The giblets in our family were brought up with that stiff upper lip type of manner. No unnecessary emotion, no displays of passion and most definitely no blubbing = crying. Tears were not on. Of course if you were physically hurt (hurt equating to you being starkers wrapped in barbed wire or having a log jammed underneath your fingernails), then a few discreet tears were allowed, but a good old weep, tears falling copiously, not so much.

If you don’t believe me, take it from a rather famous Englishman, Charles Darwin. When it came to solving the riddle of the peacock’s tail, Charles Darwin’s powers of evolutionary deduction were second to none – the more extravagant their feathered displays, he reasoned, the greater their chances of attracting a peahen. But when he tried to account for the human propensity to weep, Darwin found himself at a loss. “We must look at weeping as an incidental result, as purposeless as the secretion of tears from a blow outside the eye,” he wrote in 1872.

The illustration, by the by, is of Alice in The Pool of Tears, drawn by John Tenniel.

All of this aside though, are humans the only creatures that cry because of emotion? Blogista Shaw took to the virtual pavement to find out.

As Mr Darwin must have figured out, humans shed tears for a number of reasons – to keep the eye lubricated inside the socket; to eject foreign matter and to protect the eye and although crying has been documented in apes, elephants and even camels, it seems that only humans produce emotional tears, and it is only in humans that crying behaviours persist into adulthood.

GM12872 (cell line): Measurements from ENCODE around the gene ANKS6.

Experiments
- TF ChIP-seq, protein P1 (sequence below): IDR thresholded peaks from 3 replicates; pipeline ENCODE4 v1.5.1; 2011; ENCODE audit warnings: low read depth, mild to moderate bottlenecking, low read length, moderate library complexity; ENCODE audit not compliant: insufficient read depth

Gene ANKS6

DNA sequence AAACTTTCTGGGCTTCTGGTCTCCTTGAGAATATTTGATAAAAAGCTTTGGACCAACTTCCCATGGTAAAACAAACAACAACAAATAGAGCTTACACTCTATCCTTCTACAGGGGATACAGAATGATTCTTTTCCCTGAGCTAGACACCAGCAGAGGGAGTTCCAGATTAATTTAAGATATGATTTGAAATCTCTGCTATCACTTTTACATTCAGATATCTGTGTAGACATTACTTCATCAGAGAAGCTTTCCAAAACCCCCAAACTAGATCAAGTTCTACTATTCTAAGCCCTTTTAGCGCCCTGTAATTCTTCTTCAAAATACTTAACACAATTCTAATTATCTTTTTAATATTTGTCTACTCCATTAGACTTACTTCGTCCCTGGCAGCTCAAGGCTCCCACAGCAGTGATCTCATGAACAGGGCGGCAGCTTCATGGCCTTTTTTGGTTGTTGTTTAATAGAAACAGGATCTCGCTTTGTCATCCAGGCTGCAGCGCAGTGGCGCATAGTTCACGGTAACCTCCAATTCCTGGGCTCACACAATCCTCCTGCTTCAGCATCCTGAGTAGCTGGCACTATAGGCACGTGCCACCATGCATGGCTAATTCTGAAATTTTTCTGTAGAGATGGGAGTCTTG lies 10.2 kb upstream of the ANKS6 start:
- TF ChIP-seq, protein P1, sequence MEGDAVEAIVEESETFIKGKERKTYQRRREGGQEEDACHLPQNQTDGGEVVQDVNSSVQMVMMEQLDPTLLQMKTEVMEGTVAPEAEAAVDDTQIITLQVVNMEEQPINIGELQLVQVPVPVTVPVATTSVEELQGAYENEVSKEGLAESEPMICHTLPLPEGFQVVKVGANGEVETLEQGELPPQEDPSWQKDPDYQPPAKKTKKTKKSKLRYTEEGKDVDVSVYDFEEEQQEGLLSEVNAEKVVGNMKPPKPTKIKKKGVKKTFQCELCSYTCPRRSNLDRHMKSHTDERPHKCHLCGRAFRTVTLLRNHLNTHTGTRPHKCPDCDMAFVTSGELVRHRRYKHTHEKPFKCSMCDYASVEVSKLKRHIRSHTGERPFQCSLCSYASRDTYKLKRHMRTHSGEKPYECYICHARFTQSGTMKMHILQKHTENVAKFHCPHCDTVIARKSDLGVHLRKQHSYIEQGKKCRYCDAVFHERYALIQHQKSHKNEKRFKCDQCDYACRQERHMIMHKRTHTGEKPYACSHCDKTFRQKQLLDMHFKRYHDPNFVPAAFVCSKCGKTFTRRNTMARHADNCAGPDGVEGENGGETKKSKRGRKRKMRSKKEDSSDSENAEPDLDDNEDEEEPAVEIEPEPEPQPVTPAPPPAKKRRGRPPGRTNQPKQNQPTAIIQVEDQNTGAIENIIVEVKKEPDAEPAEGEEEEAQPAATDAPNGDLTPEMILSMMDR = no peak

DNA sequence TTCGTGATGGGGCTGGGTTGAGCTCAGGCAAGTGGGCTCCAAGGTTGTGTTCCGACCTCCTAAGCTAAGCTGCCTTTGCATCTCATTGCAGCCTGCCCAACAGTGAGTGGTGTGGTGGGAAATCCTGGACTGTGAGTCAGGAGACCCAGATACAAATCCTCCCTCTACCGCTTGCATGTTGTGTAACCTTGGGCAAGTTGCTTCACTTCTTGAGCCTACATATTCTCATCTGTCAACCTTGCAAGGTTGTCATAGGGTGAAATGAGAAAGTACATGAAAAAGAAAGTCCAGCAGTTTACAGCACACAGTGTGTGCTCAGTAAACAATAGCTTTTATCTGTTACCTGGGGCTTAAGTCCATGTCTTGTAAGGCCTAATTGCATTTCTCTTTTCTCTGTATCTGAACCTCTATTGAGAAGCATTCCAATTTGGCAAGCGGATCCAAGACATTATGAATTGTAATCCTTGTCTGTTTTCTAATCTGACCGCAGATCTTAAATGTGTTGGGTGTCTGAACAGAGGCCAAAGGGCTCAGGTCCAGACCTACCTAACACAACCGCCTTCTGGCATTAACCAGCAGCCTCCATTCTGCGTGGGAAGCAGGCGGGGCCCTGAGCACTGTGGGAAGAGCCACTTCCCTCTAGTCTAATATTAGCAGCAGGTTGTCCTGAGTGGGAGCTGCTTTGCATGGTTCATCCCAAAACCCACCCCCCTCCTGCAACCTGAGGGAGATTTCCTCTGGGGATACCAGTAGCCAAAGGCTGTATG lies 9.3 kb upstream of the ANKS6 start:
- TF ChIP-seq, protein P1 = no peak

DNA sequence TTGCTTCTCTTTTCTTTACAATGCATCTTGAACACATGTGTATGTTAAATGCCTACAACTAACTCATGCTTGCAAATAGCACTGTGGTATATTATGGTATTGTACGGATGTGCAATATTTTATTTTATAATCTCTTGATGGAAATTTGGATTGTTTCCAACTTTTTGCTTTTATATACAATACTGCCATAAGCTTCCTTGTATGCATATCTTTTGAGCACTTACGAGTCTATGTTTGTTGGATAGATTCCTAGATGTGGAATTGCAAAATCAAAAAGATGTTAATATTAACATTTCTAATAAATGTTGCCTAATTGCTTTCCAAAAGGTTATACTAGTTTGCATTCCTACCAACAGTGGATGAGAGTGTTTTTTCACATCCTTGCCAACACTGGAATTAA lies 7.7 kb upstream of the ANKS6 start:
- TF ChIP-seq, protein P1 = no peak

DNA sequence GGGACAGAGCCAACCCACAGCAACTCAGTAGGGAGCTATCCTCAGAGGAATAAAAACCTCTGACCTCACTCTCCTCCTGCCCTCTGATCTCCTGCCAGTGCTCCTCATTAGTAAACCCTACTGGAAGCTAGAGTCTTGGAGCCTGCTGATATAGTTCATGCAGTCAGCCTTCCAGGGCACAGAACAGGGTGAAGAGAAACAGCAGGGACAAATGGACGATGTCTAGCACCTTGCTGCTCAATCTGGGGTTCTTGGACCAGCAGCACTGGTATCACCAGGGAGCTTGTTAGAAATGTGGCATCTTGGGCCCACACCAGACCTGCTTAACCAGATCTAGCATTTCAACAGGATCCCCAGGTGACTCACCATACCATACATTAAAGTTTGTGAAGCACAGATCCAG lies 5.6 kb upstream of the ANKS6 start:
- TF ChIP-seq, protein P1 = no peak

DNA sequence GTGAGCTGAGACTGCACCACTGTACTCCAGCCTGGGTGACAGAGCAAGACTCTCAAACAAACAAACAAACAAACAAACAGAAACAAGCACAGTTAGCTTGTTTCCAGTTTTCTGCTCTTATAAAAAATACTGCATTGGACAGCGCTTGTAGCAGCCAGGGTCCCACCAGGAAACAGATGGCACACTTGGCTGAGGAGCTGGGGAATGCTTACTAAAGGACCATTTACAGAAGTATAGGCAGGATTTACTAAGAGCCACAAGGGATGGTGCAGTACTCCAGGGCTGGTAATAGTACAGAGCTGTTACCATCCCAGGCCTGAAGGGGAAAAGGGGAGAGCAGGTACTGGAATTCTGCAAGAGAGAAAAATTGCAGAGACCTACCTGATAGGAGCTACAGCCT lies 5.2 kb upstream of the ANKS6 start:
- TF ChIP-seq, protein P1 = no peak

It makes sense that a baby or toddler cries as this will (usually) invoke a response in the parent and in olden times (like waaaaay back) although in certain situations weeping could be risky, it is far less risky than screaming or emitting some other loud acoustic signal. This is particularly true in the case of interactions at close quarters.

This according to Ad Vingerhoets, a Dutch psychologist, “When other animals grow old, most no longer emit distress signals, presumably because it is too dangerous. By contrast, in humans there is a shift from the acoustic signal, emitted in all directions, toward the visual signal of tears, which especially fit closer, more intimate interactions.”

So, there we have it. Not only does it seems as if we’re the only creatures that do cry from emotion, but we’ve turned it into an art form and carried it through into adulthood.

That said, I can’t deny that having a good old cry really does make me feel heaps better, if somewhat wrung out and looking like I’ve just come out of a 2 day bender.